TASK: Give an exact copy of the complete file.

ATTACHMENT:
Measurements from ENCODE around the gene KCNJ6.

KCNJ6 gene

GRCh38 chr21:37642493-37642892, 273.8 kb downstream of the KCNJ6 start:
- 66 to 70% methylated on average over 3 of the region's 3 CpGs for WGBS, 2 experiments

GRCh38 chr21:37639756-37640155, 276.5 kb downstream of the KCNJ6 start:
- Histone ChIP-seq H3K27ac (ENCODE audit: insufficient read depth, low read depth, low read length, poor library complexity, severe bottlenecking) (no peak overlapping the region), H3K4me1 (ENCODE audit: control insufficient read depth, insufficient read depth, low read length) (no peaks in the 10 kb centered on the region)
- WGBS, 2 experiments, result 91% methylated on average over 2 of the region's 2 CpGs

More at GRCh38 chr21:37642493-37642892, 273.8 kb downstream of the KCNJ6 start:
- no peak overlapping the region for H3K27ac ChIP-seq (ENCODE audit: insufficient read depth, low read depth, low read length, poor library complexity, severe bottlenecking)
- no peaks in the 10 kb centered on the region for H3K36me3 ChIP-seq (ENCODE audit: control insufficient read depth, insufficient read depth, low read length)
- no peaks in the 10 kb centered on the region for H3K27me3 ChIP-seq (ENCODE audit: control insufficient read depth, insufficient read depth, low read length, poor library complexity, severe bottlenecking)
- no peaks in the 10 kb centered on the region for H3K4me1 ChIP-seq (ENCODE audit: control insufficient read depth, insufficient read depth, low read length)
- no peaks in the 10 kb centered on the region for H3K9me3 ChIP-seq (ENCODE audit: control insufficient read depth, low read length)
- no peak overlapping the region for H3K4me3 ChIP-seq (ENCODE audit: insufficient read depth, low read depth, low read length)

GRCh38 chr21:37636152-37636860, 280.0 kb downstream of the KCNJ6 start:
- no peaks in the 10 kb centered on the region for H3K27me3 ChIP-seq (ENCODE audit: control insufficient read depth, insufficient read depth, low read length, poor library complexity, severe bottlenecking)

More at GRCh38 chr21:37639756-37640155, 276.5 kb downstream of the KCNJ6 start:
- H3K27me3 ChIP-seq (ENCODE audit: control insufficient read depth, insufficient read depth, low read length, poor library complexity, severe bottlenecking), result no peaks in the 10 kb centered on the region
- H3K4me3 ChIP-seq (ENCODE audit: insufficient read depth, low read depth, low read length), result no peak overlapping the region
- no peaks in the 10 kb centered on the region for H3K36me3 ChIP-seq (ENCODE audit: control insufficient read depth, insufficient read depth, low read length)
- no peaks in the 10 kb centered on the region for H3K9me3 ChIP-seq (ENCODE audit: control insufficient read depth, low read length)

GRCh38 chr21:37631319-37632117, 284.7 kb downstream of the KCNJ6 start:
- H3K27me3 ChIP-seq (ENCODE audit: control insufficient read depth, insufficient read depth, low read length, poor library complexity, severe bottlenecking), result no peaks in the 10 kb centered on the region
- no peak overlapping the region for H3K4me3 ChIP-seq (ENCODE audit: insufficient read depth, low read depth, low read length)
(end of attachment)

Measurements from ENCODE around the gene KCNJ6.

KCNJ6 gene

GRCh38 chr21:37642493-37642892, 273.8 kb downstream of the KCNJ6 start:
- 66 to 70% methylated on average over 3 of the region's 3 CpGs for WGBS, 2 experiments

GRCh38 chr21:37639756-37640155, 276.5 kb downstream of the KCNJ6 start:
- Histone ChIP-seq H3K27ac (ENCODE audit: insufficient read depth, low read depth, low read length, poor library complexity, severe bottlenecking) (no peak overlapping the region), H3K4me1 (ENCODE audit: control insufficient read depth, insufficient read depth, low read length) (no peaks in the 10 kb centered on the region)
- WGBS, 2 experiments, result 91% methylated on average over 2 of the region's 2 CpGs

More at GRCh38 chr21:37642493-37642892, 273.8 kb downstream of the KCNJ6 start:
- no peak overlapping the region for H3K27ac ChIP-seq (ENCODE audit: insufficient read depth, low read depth, low read length, poor library complexity, severe bottlenecking)
- no peaks in the 10 kb centered on the region for H3K36me3 ChIP-seq (ENCODE audit: control insufficient read depth, insufficient read depth, low read length)
- no peaks in the 10 kb centered on the region for H3K27me3 ChIP-seq (ENCODE audit: control insufficient read depth, insufficient read depth, low read length, poor library complexity, severe bottlenecking)
- no peaks in the 10 kb centered on the region for H3K4me1 ChIP-seq (ENCODE audit: control insufficient read depth, insufficient read depth, low read length)
- no peaks in the 10 kb centered on the region for H3K9me3 ChIP-seq (ENCODE audit: control insufficient read depth, low read length)
- no peak overlapping the region for H3K4me3 ChIP-seq (ENCODE audit: insufficient read depth, low read depth, low read length)

GRCh38 chr21:37636152-37636860, 280.0 kb downstream of the KCNJ6 start:
- no peaks in the 10 kb centered on the region for H3K27me3 ChIP-seq (ENCODE audit: control insufficient read depth, insufficient read depth, low read length, poor library complexity, severe bottlenecking)

More at GRCh38 chr21:37639756-37640155, 276.5 kb downstream of the KCNJ6 start:
- H3K27me3 ChIP-seq (ENCODE audit: control insufficient read depth, insufficient read depth, low read length, poor library complexity, severe bottlenecking), result no peaks in the 10 kb centered on the region
- H3K4me3 ChIP-seq (ENCODE audit: insufficient read depth, low read depth, low read length), result no peak overlapping the region
- no peaks in the 10 kb centered on the region for H3K36me3 ChIP-seq (ENCODE audit: control insufficient read depth, insufficient read depth, low read length)
- no peaks in the 10 kb centered on the region for H3K9me3 ChIP-seq (ENCODE audit: control insufficient read depth, low read length)

GRCh38 chr21:37631319-37632117, 284.7 kb downstream of the KCNJ6 start:
- H3K27me3 ChIP-seq (ENCODE audit: control insufficient read depth, insufficient read depth, low read length, poor library complexity, severe bottlenecking), result no peaks in the 10 kb centered on the region
- no peak overlapping the region for H3K4me3 ChIP-seq (ENCODE audit: insufficient read depth, low read depth, low read length)